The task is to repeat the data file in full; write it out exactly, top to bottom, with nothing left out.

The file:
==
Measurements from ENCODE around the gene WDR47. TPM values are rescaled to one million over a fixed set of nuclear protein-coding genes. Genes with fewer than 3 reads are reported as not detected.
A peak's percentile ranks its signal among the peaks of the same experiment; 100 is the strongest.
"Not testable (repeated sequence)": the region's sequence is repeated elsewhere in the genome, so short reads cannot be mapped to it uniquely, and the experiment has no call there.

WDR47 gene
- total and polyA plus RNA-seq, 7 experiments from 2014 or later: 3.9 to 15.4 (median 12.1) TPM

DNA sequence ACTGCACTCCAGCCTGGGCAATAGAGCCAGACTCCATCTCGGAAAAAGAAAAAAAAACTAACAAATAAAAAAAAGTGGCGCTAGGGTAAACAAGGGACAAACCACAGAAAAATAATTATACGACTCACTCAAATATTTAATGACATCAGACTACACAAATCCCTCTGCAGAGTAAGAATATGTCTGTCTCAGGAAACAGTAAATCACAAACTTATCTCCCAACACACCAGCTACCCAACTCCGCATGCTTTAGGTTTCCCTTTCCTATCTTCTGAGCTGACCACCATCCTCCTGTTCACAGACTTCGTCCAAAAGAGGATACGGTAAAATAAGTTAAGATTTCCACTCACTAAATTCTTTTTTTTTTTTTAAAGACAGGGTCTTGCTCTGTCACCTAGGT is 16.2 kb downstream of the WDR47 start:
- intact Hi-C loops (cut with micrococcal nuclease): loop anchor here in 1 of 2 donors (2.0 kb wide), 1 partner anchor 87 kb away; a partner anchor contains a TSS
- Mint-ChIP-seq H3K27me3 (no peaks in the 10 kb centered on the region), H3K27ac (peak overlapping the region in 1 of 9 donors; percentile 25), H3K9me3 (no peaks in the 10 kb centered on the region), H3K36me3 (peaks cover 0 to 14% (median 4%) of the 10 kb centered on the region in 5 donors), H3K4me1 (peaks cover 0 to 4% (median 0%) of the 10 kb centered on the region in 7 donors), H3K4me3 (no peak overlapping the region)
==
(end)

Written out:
Measurements from ENCODE around the gene WDR47. TPM values are rescaled to one million over a fixed set of nuclear protein-coding genes. Genes with fewer than 3 reads are reported as not detected.
A peak's percentile ranks its signal among the peaks of the same experiment; 100 is the strongest.
"Not testable (repeated sequence)": the region's sequence is repeated elsewhere in the genome, so short reads cannot be mapped to it uniquely, and the experiment has no call there.

WDR47 gene
- total and polyA plus RNA-seq, 7 experiments from 2014 or later: 3.9 to 15.4 (median 12.1) TPM

DNA sequence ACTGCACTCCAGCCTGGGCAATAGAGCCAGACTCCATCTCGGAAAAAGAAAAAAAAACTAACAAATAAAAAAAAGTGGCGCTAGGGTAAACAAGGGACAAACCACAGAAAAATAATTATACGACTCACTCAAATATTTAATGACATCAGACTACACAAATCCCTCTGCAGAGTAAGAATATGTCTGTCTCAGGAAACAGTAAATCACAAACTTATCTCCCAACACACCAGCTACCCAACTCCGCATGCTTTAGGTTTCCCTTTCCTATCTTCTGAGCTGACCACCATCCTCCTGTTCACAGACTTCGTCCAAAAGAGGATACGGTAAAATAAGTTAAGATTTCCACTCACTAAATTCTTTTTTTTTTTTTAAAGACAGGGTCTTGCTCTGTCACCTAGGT is 16.2 kb downstream of the WDR47 start:
- intact Hi-C loops (cut with micrococcal nuclease): loop anchor here in 1 of 2 donors (2.0 kb wide), 1 partner anchor 87 kb away; a partner anchor contains a TSS
- Mint-ChIP-seq H3K27me3 (no peaks in the 10 kb centered on the region), H3K27ac (peak overlapping the region in 1 of 9 donors; percentile 25), H3K9me3 (no peaks in the 10 kb centered on the region), H3K36me3 (peaks cover 0 to 14% (median 4%) of the 10 kb centered on the region in 5 donors), H3K4me1 (peaks cover 0 to 4% (median 0%) of the 10 kb centered on the region in 7 donors), H3K4me3 (no peak overlapping the region)